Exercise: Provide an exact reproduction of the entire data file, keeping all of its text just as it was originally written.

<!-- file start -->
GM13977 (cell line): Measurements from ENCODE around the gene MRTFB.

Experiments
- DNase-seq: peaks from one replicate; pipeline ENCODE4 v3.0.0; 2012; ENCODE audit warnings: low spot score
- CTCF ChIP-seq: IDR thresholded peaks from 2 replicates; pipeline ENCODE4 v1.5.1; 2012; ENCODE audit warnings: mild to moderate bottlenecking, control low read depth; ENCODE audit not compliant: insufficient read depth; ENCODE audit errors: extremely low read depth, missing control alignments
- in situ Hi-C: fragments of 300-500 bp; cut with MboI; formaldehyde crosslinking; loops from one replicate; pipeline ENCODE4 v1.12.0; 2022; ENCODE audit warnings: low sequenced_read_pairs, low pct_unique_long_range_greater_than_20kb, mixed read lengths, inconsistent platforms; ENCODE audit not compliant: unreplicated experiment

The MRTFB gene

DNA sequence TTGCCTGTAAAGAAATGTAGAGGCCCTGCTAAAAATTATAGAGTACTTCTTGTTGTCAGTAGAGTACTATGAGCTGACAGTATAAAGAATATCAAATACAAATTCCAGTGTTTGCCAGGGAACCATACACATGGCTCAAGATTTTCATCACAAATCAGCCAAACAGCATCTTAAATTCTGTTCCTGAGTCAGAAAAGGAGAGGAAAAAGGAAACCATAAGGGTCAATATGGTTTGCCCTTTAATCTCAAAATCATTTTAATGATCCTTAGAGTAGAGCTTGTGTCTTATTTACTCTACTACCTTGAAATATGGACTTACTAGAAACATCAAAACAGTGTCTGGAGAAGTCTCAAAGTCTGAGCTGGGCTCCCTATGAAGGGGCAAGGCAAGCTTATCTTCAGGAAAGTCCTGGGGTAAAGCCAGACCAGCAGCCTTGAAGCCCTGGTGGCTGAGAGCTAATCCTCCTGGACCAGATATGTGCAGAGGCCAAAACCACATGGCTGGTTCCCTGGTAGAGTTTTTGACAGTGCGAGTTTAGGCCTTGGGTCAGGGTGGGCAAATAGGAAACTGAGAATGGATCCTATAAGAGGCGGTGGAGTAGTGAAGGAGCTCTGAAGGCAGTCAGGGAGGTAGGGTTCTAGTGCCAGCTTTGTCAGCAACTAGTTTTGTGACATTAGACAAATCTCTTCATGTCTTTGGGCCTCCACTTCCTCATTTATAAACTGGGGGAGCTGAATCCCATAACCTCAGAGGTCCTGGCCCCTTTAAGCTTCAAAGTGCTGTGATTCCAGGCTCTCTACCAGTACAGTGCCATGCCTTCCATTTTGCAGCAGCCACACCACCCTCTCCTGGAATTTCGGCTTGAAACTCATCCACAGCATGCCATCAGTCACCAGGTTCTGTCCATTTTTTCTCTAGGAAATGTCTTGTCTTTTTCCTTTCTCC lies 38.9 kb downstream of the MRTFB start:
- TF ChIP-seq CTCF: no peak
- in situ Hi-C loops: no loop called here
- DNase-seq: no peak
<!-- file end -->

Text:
GM13977 (cell line): Measurements from ENCODE around the gene MRTFB.

Experiments
- DNase-seq: peaks from one replicate; pipeline ENCODE4 v3.0.0; 2012; ENCODE audit warnings: low spot score
- CTCF ChIP-seq: IDR thresholded peaks from 2 replicates; pipeline ENCODE4 v1.5.1; 2012; ENCODE audit warnings: mild to moderate bottlenecking, control low read depth; ENCODE audit not compliant: insufficient read depth; ENCODE audit errors: extremely low read depth, missing control alignments
- in situ Hi-C: fragments of 300-500 bp; cut with MboI; formaldehyde crosslinking; loops from one replicate; pipeline ENCODE4 v1.12.0; 2022; ENCODE audit warnings: low sequenced_read_pairs, low pct_unique_long_range_greater_than_20kb, mixed read lengths, inconsistent platforms; ENCODE audit not compliant: unreplicated experiment

The MRTFB gene

DNA sequence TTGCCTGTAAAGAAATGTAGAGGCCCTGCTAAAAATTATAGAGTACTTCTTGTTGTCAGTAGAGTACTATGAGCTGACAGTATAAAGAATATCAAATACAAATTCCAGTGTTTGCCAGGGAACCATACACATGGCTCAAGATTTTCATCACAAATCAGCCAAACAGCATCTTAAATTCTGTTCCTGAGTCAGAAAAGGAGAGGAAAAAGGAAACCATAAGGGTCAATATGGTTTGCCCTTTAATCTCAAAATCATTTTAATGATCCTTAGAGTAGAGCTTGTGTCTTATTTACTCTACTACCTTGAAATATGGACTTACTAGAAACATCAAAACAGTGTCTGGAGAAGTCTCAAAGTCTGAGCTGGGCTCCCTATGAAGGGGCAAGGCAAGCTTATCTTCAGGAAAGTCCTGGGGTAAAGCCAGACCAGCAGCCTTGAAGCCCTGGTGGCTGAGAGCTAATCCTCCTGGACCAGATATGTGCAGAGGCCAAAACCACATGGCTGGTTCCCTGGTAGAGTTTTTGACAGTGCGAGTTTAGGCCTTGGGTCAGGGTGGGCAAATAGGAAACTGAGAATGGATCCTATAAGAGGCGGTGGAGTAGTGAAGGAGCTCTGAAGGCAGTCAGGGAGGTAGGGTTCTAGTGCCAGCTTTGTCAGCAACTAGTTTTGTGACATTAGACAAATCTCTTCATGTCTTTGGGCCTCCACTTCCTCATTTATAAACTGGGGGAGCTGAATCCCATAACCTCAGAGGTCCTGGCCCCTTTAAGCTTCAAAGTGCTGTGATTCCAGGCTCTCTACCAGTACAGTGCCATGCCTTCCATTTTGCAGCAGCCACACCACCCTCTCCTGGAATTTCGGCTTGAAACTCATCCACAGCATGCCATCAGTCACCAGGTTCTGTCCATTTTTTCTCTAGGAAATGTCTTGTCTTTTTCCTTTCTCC lies 38.9 kb downstream of the MRTFB start:
- TF ChIP-seq CTCF: no peak
- in situ Hi-C loops: no loop called here
- DNase-seq: no peak